City News Service

LA's New Sixth Street Bridge Will Take Longer to Build, Cost $36M More

Construction on a new Sixth Street Viaduct bridge will take at least eight months longer than originally planned and cost about $36 million more than originally planned, the Los Angeles Public Works Department said Thursday.

The delay and additional costs are due to a "refined schedule analysis" done by project contractor Stacy/Skanska and Witbeck, according to Mary Nemick, the public works department's director of communications.

The bridge is now scheduled to be completed sometime in late 2020, Nemick said.

A budget and finance committee report that recommended the extension said it was due to the contractor requiring more time than originally proposed to complete the project, but did not explain why.

The extension is due to a new analysis that "incorporated railroad restrictions, temperature control measures for the concrete curing and modifications to the construction sequence," Nemick said.

The extension and increased budget was approved Dec. 13 by the City Council.

The replacement bridge originally estimated to cost $449 million, now is pegged at $482 million.

The old bridge -- which joined Boyle Heights with downtown Los Angeles for 84 years -- is being replaced due to deterioration caused by a chemical reaction in the concrete.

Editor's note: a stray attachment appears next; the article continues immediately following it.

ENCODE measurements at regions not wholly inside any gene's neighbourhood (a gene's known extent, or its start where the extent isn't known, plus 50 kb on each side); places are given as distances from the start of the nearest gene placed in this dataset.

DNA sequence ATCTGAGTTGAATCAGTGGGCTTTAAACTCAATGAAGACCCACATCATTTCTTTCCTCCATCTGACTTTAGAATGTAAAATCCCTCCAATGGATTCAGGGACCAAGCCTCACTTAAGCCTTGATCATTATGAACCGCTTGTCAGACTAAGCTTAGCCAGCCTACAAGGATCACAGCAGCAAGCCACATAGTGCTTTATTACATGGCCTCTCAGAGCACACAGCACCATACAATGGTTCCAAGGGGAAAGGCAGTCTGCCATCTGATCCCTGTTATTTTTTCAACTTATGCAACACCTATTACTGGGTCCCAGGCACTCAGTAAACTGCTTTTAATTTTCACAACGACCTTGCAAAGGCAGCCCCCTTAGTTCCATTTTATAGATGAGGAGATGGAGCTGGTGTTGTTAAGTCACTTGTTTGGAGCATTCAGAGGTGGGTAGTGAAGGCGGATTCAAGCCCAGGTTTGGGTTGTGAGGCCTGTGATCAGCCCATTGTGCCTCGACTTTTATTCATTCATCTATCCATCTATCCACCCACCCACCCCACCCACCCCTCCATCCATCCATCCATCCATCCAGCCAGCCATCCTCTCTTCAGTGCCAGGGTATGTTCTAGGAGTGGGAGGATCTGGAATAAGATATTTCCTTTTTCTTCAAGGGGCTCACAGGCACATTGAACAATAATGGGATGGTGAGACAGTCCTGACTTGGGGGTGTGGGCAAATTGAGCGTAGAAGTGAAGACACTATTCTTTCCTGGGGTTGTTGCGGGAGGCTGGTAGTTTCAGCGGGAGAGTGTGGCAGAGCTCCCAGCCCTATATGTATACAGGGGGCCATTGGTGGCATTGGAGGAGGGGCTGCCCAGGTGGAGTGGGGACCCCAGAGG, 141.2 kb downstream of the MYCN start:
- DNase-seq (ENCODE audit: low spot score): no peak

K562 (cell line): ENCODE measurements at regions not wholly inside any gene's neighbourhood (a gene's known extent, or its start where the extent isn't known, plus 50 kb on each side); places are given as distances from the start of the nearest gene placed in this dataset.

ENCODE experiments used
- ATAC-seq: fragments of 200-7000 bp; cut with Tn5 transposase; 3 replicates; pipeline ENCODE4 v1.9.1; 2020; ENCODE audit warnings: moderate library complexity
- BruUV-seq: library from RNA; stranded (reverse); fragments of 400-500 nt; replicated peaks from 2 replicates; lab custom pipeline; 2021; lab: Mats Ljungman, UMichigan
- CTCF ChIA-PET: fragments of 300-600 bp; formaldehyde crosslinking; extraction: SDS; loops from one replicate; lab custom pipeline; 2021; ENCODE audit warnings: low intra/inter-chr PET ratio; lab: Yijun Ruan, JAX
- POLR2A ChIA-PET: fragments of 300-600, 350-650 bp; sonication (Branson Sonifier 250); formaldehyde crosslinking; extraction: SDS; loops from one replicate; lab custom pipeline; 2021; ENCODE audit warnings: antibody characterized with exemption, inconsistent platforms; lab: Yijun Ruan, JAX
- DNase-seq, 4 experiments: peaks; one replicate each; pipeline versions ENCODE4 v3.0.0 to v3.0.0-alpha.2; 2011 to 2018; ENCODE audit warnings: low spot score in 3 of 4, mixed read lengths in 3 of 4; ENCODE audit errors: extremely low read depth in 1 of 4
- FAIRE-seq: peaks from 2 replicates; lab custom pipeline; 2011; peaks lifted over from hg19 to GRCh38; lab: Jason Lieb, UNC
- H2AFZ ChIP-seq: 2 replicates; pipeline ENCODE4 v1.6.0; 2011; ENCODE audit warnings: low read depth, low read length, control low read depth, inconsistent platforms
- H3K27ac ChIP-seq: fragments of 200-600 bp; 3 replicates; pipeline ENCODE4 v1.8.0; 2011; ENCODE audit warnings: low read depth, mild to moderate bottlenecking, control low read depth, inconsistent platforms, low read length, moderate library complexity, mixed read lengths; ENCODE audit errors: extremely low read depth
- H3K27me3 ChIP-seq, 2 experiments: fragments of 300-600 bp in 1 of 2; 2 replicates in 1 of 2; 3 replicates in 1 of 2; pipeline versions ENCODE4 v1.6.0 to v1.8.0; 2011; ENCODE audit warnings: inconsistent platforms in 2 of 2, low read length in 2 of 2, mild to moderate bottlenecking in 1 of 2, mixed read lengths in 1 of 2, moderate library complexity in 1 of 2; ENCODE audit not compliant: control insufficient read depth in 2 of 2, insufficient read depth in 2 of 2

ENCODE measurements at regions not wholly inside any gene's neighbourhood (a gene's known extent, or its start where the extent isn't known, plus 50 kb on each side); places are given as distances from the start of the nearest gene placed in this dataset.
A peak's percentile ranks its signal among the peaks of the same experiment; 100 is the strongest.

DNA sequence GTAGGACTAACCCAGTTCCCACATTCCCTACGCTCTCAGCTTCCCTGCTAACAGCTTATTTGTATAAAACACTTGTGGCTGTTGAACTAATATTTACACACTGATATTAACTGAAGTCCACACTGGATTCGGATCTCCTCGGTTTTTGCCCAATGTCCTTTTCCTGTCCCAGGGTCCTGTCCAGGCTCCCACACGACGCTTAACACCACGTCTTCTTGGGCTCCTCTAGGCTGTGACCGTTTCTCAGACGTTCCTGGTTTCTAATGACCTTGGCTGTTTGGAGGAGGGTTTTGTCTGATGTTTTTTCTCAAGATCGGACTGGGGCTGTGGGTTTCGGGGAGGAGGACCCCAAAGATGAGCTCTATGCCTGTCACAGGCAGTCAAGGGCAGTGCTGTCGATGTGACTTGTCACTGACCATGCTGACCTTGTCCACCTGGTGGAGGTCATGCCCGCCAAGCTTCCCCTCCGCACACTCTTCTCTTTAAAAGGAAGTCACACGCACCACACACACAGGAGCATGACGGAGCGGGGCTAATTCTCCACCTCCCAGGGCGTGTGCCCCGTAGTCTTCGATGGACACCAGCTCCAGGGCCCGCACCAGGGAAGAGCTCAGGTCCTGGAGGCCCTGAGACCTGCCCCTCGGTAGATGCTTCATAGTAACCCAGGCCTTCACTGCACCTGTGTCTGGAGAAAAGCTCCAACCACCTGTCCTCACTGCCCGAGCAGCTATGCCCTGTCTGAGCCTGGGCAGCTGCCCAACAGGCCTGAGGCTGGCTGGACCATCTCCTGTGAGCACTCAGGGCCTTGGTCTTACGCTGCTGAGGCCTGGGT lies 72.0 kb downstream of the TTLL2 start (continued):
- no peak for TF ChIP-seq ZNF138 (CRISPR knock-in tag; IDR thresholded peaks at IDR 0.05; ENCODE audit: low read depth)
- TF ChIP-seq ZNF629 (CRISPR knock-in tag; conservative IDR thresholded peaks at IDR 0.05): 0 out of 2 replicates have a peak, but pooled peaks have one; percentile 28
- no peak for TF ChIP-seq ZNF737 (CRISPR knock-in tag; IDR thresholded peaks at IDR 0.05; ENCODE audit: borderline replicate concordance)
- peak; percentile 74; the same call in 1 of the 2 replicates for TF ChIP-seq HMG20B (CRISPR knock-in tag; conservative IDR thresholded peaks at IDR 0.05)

The council move committed the city to $13 million for the cost overrun, while $15.2 million is to come from Caltrans.

The city also has identified $4 million in federal reimbursements and $1.3 million in unexpended Proposition C funds from a previous project that could be used toward the cost.

Funding for the remaining $7.7 million will be sought over the next two fiscal years.

Nemick said in February the city will start holding public meetings on the design concept for the 12 acres of open and recreational space under the viaduct. Meeting dates will be announced in January.

"The community involvement process for the space will be extensive. We want everyone's feedback," Nemick said.

The iconic original bridge was seen in dozens of movies, including two "Terminator" films, "Horrible Bosses," "The Mask," "Grease," "Furious 7," "Point Blank" and "To Live and Die in L.A."

A number of musicians filmed videos on or around the bridge, including Madonna, Chris Brown, Kanye West, Avril Lavigne, Foo Fighters and Pharrell Williams.

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